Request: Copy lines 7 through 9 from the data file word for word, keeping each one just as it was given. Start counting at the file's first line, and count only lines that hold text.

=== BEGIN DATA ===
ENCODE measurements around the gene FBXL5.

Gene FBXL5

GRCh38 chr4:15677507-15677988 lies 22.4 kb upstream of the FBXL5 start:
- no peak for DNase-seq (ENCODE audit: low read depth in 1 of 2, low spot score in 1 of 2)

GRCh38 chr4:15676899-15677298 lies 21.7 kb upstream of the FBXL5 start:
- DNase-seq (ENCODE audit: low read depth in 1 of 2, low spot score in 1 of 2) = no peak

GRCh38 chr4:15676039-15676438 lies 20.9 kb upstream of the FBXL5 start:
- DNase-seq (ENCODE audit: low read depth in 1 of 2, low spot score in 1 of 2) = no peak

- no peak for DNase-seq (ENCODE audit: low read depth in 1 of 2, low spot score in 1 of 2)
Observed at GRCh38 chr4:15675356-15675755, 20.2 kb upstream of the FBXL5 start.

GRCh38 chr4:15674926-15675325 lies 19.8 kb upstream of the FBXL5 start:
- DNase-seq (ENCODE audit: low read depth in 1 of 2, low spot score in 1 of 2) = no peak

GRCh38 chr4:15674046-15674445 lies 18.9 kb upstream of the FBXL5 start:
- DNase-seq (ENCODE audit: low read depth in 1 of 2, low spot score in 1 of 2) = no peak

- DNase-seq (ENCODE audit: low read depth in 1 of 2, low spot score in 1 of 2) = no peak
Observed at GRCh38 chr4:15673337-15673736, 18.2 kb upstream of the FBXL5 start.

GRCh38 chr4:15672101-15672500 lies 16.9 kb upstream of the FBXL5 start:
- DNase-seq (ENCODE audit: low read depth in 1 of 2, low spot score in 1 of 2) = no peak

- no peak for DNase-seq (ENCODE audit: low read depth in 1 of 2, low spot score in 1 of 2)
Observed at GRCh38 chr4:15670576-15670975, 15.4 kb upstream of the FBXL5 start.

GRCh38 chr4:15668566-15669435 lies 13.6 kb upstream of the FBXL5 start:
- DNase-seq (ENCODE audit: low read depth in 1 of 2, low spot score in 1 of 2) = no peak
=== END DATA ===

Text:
GRCh38 chr4:15676039-15676438 lies 20.9 kb upstream of the FBXL5 start:
- DNase-seq (ENCODE audit: low read depth in 1 of 2, low spot score in 1 of 2) = no peak

- no peak for DNase-seq (ENCODE audit: low read depth in 1 of 2, low spot score in 1 of 2)